Climate news can be a mix of scary and depressing. The Guardian reported today that the world is on course of 3 degrees of warming if we don’t do more to reduce our carbon emissions, and this will lead to 2-meter sea level rises that will inundate major coastal cities around the world. It’s important that this kind of news galvanises action, rather than leaving us feeling helpless.

The good news is progress is being made, and Britain is actually at the forefront. A new study on carbon intensity by PwC showed that the UK managed to reduce its carbon intensity by 7.7% last year- faster than any other G20 country.


The UK is strongly outperforming other major economies, and managed to decrease its carbon intensity almost three times faster than the global average. This is mostly due to a rapid move away from coal energy, towards renewables. Solar energy generated more electricity than coal energy from April to September 2017- the first time this has ever happened in the UK.  

Although this is great news, to continue at this rate big changes will have to be made. The transition away from coal energy is nearly complete, and the rates of reduction in emissions from heating and transport is far lower – behind the global average in fact. So in order to maintain this momentum and stay a world leader in reducing climate change, the UK needs to start moving to zero carbon cities, changing the way we build and the way we live.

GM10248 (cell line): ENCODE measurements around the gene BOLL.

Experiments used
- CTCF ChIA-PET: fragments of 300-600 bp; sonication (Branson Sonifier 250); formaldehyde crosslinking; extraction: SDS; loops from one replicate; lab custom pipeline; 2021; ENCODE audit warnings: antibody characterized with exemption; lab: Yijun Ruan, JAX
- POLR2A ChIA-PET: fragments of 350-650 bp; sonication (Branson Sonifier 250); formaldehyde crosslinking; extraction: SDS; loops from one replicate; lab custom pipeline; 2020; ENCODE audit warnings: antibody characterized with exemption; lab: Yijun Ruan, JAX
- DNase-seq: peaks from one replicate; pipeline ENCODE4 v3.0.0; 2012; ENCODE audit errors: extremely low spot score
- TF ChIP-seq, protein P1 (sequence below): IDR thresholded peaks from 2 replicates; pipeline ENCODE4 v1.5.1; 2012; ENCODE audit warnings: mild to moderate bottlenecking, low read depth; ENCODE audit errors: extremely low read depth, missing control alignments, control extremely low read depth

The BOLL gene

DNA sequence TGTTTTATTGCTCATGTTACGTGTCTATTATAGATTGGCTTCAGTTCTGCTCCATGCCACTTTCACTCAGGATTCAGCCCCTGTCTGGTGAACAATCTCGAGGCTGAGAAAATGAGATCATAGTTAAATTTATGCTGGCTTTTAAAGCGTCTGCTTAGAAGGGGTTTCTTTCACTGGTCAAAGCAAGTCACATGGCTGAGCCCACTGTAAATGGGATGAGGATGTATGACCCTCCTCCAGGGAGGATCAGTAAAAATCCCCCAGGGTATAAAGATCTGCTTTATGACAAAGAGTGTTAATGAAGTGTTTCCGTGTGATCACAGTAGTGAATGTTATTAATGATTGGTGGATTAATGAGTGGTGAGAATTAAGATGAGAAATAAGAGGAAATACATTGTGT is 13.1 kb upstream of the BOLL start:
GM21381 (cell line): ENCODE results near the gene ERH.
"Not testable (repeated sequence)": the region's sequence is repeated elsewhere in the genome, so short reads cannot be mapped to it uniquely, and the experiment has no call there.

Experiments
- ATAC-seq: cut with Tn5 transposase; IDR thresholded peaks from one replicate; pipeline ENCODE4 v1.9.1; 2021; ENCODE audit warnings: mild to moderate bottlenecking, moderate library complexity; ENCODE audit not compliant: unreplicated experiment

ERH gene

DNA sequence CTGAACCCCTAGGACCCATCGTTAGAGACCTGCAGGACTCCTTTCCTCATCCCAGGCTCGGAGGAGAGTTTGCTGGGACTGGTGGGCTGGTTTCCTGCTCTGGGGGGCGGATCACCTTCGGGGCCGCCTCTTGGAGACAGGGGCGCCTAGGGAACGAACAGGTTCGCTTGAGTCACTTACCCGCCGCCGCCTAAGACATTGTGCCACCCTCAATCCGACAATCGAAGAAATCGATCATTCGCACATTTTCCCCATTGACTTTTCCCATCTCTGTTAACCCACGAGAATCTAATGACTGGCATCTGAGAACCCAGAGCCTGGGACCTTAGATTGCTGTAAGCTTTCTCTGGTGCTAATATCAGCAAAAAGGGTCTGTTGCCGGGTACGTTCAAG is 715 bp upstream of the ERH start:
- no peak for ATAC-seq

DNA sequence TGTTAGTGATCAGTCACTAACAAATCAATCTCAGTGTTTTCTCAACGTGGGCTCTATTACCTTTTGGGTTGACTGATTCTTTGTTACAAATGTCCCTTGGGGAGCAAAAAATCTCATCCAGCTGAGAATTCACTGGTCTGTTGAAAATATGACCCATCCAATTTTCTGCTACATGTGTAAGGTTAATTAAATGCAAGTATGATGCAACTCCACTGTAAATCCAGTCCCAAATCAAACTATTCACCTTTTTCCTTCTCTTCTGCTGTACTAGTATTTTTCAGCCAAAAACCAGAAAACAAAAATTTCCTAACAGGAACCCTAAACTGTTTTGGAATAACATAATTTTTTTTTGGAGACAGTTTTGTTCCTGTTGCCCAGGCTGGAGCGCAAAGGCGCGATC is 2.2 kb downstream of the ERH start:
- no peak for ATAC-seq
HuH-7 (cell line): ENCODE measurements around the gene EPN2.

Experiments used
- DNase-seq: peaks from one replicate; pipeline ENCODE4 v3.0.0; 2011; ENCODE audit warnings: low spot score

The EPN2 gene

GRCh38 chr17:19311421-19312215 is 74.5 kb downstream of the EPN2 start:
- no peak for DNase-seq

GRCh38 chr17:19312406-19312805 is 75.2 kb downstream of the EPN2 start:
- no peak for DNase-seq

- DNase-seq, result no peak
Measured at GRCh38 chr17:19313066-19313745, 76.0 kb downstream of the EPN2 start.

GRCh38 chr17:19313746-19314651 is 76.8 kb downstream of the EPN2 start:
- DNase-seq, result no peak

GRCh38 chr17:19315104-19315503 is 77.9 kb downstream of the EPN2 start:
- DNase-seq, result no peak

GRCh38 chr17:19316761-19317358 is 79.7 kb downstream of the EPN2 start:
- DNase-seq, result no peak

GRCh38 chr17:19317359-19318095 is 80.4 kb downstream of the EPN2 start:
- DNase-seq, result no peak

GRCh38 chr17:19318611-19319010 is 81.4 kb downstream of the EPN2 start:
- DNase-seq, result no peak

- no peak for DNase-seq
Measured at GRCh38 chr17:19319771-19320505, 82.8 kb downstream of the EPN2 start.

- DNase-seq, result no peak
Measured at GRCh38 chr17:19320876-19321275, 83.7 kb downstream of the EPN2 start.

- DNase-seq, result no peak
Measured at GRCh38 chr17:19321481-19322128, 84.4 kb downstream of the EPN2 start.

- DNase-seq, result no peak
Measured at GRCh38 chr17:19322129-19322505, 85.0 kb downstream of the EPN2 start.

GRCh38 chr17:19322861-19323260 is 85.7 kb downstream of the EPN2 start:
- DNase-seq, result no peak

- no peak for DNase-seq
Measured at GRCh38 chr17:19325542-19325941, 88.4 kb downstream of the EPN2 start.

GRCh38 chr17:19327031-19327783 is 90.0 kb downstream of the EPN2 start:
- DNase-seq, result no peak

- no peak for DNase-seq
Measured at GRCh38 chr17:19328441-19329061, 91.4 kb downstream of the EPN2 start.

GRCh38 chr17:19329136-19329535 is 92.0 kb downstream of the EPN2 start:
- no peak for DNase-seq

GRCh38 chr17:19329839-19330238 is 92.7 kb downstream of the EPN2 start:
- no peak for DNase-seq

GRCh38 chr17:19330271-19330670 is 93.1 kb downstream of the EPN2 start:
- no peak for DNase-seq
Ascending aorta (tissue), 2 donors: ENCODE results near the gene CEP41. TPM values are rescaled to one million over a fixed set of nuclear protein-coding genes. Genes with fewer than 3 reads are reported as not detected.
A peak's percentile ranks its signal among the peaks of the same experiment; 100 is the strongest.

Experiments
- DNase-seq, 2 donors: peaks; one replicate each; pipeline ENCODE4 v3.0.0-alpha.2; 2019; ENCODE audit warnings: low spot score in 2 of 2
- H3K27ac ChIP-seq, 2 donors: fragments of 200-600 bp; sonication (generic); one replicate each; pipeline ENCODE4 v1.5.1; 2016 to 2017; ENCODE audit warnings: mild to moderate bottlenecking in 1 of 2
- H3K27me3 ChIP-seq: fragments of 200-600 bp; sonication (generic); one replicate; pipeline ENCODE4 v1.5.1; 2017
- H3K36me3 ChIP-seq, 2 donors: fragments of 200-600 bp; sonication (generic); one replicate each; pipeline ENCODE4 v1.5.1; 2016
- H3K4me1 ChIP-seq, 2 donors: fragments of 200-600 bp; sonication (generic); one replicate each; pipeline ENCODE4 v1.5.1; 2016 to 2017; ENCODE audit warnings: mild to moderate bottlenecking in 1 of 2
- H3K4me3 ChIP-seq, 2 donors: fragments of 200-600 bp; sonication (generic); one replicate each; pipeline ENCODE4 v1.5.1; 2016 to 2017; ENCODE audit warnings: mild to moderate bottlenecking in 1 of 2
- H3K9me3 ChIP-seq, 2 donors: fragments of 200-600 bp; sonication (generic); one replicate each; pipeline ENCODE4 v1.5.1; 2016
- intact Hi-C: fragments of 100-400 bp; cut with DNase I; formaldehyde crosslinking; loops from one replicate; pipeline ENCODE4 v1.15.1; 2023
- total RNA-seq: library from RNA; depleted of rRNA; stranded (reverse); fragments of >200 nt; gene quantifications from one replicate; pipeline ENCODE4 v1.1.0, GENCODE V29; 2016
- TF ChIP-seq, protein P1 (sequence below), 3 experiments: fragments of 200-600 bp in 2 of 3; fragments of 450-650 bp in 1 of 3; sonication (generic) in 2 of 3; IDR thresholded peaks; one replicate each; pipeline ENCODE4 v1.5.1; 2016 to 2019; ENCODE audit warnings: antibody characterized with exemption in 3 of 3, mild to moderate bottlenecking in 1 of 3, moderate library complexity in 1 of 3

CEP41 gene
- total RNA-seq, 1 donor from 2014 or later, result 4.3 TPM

The move away from coal energy is important though, and we saw more good news on this front this week. Italy announced recently it will be joining the list of countries who have pledged to phase out coal energy and end its use for electricity generation completely by 2025.  

Closer to home we saw a landmark reached this week. Battery storage capacity for the UK grid reached 100MW for the first time ever. Increase battery storage is crucial for balancing supply and demand when renewables are providing a large percentage of the power supply. This prevents the need to have polluting fossil fuel power stations to provide back-up capacity.  100MWs is just a drop in the ocean when it comes to total energy storage requirements, but it is only the start. Battery storage capacity quadrupled in 2017 and saw the beginning of commercial stand-alone battery projects, which have never previously been undertaken in the UK. Already there is plans for an addition 190MWs of battery storage capacity to come online in the first months of 2018, almost tripling UK battery storage capacity within just a few months. 

Pictured: A new battery storage facility in Sheffield. 

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